Communities across the globe are connected through the power of information and technology. Consumption patterns have been altered and traditional ways of working disrupted. How does this play out in the development sector?
It’s 4am, still half dark outside. Moyna Begum wakes up from the sound of water rushing from the tube well. Her first thought is how long that queue gets every morning. 10 families share one tube well and one hygiene facility. She rushes to the tube well with a bucket, to collect the water she will use for the rest of that day.
In Bangladesh, one in 10 people live with a disability. That's 16 million people, more than double of the population of Hong Kong. While countries around the world have made progress in reducing poverty, the condition of the majority of people with disabilities has not improved. People with disabilities continue to live with a higher poverty and unemployment rate.
24 million people, or 14% of the population, have been newly pushed into poverty as a result of the pandemic in Bangladesh. Learn how BRAC has introduced new interventions to ensure that this group can restart their lives as the country emerges from lockdowns, and build resilience for future shocks.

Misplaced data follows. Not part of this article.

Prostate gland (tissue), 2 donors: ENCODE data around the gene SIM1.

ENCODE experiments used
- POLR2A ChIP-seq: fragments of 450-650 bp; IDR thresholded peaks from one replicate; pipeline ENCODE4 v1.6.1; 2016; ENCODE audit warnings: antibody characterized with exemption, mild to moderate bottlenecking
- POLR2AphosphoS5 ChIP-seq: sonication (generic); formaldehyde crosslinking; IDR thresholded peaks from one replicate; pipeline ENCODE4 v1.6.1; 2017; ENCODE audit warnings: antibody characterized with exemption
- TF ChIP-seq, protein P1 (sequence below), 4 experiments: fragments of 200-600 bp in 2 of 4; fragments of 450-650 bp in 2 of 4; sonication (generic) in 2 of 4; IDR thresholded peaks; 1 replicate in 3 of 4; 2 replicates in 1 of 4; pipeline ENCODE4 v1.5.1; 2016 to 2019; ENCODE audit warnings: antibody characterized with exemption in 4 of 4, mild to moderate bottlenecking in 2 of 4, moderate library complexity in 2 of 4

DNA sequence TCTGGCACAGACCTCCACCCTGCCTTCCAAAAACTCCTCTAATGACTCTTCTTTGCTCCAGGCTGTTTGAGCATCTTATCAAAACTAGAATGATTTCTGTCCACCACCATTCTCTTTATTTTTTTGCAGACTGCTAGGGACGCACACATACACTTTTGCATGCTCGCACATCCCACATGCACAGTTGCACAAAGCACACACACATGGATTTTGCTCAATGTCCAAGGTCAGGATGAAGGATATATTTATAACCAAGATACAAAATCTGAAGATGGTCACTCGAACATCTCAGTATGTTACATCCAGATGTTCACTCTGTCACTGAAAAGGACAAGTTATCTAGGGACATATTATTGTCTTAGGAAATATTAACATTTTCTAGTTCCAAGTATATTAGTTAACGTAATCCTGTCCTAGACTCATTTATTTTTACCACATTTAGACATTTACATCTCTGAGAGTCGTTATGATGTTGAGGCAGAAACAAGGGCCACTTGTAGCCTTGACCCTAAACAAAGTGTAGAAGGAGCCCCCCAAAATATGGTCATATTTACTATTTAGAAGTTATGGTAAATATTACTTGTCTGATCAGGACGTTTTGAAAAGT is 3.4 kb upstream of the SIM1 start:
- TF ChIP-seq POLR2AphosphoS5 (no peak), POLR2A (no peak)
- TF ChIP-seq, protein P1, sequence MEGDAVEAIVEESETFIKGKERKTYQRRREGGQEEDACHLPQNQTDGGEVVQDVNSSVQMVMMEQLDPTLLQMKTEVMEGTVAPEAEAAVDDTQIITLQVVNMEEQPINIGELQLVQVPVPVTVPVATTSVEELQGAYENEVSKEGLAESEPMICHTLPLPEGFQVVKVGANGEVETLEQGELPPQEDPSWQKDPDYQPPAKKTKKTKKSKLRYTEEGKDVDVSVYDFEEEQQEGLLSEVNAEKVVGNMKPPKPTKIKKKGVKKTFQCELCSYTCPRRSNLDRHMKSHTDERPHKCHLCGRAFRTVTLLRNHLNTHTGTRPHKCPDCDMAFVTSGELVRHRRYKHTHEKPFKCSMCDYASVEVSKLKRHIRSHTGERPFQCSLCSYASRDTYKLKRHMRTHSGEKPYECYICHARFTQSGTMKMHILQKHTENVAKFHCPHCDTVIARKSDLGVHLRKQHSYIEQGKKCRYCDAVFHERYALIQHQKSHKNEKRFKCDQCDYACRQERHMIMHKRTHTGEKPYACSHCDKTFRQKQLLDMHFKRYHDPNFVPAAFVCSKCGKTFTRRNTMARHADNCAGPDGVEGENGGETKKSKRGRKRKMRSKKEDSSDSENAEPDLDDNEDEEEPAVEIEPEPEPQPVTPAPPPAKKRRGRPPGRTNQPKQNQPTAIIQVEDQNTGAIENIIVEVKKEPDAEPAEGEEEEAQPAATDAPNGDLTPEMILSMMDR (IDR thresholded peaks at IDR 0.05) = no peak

Cox’s Bazar, popular as the longest uninterrupted sea beach in the world, is also now globally known as the home of the largest refugee camp. The sudden influx of refugees added multiple challenges to people living in the host community, including a fall in wages and price hike of essential commodities.
Cox’s Bazar’s geographic location, social and religious outlook, and refugee surplus demand targeted development interventions to lessen the economic vulnerability of the host communities residing there.
Bangladesh ranks seventh in the global top ten most affected countries in the climate risk index 2021 report. Approximately 13.3 million Bangladeshis are estimated to be displaced by 2050 due to climate change impacts. To combat challenges of climate-induced disasters, learning from the past can be instrumental in reducing risks and better support people living in ultra-poverty.
Village development organisations under the Jibika project are community-led platforms to improve the lives of people living around Chevron-operated gas fields. Read how their annual general meetings are paving the way for their organisational security.
The Jibika project’s village development organisations have 58% women representation in leadership positions. Since 2015, these organisations have been unlocking potential in vulnerable communities living near Chevron-operated gas fields in greater Sylhet.